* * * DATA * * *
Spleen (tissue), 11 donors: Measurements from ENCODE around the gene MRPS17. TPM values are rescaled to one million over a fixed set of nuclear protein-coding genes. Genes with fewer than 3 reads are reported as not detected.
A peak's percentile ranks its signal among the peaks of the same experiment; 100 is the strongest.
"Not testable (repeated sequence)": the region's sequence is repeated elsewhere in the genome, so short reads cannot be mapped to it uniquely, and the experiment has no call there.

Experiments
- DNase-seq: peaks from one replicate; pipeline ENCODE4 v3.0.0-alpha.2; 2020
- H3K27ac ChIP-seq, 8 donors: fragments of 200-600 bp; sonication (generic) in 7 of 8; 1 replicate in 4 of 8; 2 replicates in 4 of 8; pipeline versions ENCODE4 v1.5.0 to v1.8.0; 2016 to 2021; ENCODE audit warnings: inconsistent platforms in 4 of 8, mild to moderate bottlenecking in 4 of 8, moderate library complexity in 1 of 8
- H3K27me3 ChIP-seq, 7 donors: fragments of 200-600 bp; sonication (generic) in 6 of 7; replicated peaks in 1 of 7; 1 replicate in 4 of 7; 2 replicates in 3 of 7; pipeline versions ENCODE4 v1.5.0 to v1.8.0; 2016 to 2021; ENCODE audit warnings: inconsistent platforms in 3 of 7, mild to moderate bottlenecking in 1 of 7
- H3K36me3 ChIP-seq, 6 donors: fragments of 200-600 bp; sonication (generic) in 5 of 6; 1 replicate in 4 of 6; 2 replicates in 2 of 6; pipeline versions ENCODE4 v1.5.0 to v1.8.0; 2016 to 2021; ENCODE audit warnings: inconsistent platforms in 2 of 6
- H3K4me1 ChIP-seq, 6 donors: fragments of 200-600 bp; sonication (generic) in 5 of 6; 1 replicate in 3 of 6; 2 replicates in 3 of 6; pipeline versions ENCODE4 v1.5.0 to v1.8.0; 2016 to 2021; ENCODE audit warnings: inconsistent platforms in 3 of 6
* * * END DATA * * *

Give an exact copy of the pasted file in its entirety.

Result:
Spleen (tissue), 11 donors: Measurements from ENCODE around the gene MRPS17. TPM values are rescaled to one million over a fixed set of nuclear protein-coding genes. Genes with fewer than 3 reads are reported as not detected.
A peak's percentile ranks its signal among the peaks of the same experiment; 100 is the strongest.
"Not testable (repeated sequence)": the region's sequence is repeated elsewhere in the genome, so short reads cannot be mapped to it uniquely, and the experiment has no call there.

Experiments
- DNase-seq: peaks from one replicate; pipeline ENCODE4 v3.0.0-alpha.2; 2020
- H3K27ac ChIP-seq, 8 donors: fragments of 200-600 bp; sonication (generic) in 7 of 8; 1 replicate in 4 of 8; 2 replicates in 4 of 8; pipeline versions ENCODE4 v1.5.0 to v1.8.0; 2016 to 2021; ENCODE audit warnings: inconsistent platforms in 4 of 8, mild to moderate bottlenecking in 4 of 8, moderate library complexity in 1 of 8
- H3K27me3 ChIP-seq, 7 donors: fragments of 200-600 bp; sonication (generic) in 6 of 7; replicated peaks in 1 of 7; 1 replicate in 4 of 7; 2 replicates in 3 of 7; pipeline versions ENCODE4 v1.5.0 to v1.8.0; 2016 to 2021; ENCODE audit warnings: inconsistent platforms in 3 of 7, mild to moderate bottlenecking in 1 of 7
- H3K36me3 ChIP-seq, 6 donors: fragments of 200-600 bp; sonication (generic) in 5 of 6; 1 replicate in 4 of 6; 2 replicates in 2 of 6; pipeline versions ENCODE4 v1.5.0 to v1.8.0; 2016 to 2021; ENCODE audit warnings: inconsistent platforms in 2 of 6
- H3K4me1 ChIP-seq, 6 donors: fragments of 200-600 bp; sonication (generic) in 5 of 6; 1 replicate in 3 of 6; 2 replicates in 3 of 6; pipeline versions ENCODE4 v1.5.0 to v1.8.0; 2016 to 2021; ENCODE audit warnings: inconsistent platforms in 3 of 6